DESCRIPTION (provided by applicant): Secretion of substrates from the blood into the urine by the renal proximal tubule plays an essential role for removal of potentially hazardous xenobiotics from the systemic circulation and out of the body. Many such xenobiotics are organic anion substrates and may, therefore, be cleared via interaction with the basolateral membrane organic anion transport (OAT) pathway. Recently, attention has been given to the study of cellular regulation of the OAT pathways, particularly OAT1- and OAT3-mediated transport. Knowledge of the regulation of OAT1 and OAT3 has much practical significance since factors that either suppress or prevent organic anion transport may increase exposure to dangerous xenobiotics to produce or at least exacerbate toxicity, whereas factors that stimulate organic anion secretion may be employed to enhance xenobiotic excretion to reduce environmental exposure. Studies have demonstrated that regulation by various hormonal systems modulates the expression and physiological function of various transport processes in the proximal tubule of the kidney. The sex steroid hormones testosterone and estrogen may serve to upregulate or down regulate, respectively, renal organic anion transport and may account for sex-related differences in xenobiotic accumulation, excretion and response to toxicity. The decrease in organic anion transport associated with estrogen was reported in several studies to be related to an increased susceptibility to toxicity. In spite of the manifestation of gender-related differences in xenobiotic transport, little is understood about sex steroid hormone modulation of transport, particularly estrogens. Also, the presence of various endocrine disrupting chemicals (EDCs), environmental chemicals that possess sex steroid hormone and particularly estrogenic activity (i.e., xenoestrogens) may, through their estrogenic effects, down regulate various transporters involved in renal accumulation and excretion of xenobiotics. To this end the proposal will address the following overall objectives: 1) To characterize the effect of endogenous estrogen, 17beta-estradiol and the environmental xenoestrogens such as diethylstilbestrol (DES) and genistein on renal proximal tubule organic anion transport (OAT1 and OAT3) and 2) to determine the mechanisms by which these estrogens mediate their regulatory control of transport.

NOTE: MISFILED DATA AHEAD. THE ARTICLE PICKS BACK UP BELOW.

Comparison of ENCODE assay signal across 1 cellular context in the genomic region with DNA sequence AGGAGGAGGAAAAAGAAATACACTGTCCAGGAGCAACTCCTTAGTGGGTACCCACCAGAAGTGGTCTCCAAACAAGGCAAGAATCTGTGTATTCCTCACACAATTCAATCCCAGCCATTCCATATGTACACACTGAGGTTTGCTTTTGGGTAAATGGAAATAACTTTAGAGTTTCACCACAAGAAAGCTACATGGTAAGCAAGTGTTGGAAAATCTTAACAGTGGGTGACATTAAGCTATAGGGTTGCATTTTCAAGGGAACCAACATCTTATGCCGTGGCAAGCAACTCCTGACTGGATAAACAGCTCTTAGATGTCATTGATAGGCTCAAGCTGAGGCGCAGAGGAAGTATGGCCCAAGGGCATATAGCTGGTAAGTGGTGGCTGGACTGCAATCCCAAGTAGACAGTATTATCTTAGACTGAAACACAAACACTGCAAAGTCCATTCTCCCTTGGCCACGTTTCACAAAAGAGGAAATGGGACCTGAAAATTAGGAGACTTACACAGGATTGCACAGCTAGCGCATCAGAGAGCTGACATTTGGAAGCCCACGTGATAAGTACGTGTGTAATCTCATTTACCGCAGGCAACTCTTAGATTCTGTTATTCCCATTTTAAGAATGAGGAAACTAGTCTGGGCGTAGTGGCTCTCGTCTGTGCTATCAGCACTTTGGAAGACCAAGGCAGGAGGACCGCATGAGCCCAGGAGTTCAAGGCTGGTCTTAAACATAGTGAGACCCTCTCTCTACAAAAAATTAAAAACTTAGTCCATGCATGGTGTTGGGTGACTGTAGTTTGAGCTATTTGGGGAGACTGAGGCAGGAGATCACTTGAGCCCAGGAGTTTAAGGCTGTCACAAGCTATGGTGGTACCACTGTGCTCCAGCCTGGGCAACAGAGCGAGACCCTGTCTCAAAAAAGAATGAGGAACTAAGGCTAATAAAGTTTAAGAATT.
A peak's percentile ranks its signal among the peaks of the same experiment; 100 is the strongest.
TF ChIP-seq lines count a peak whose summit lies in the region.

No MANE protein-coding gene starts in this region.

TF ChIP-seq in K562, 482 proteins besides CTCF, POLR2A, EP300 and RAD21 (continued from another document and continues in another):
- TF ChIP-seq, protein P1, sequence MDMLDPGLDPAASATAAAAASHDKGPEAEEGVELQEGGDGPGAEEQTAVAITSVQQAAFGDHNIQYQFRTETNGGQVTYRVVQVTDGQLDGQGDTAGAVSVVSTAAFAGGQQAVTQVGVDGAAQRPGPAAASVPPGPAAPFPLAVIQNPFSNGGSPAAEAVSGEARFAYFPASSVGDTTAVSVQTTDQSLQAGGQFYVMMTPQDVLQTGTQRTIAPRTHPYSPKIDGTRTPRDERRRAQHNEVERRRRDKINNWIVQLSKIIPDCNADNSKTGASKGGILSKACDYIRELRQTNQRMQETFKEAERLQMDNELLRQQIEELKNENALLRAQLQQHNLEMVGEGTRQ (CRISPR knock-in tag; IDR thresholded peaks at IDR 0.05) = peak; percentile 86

|Effective start/end date||9/1/03 → 8/31/08|
- National Institutes of Health: $207,907.00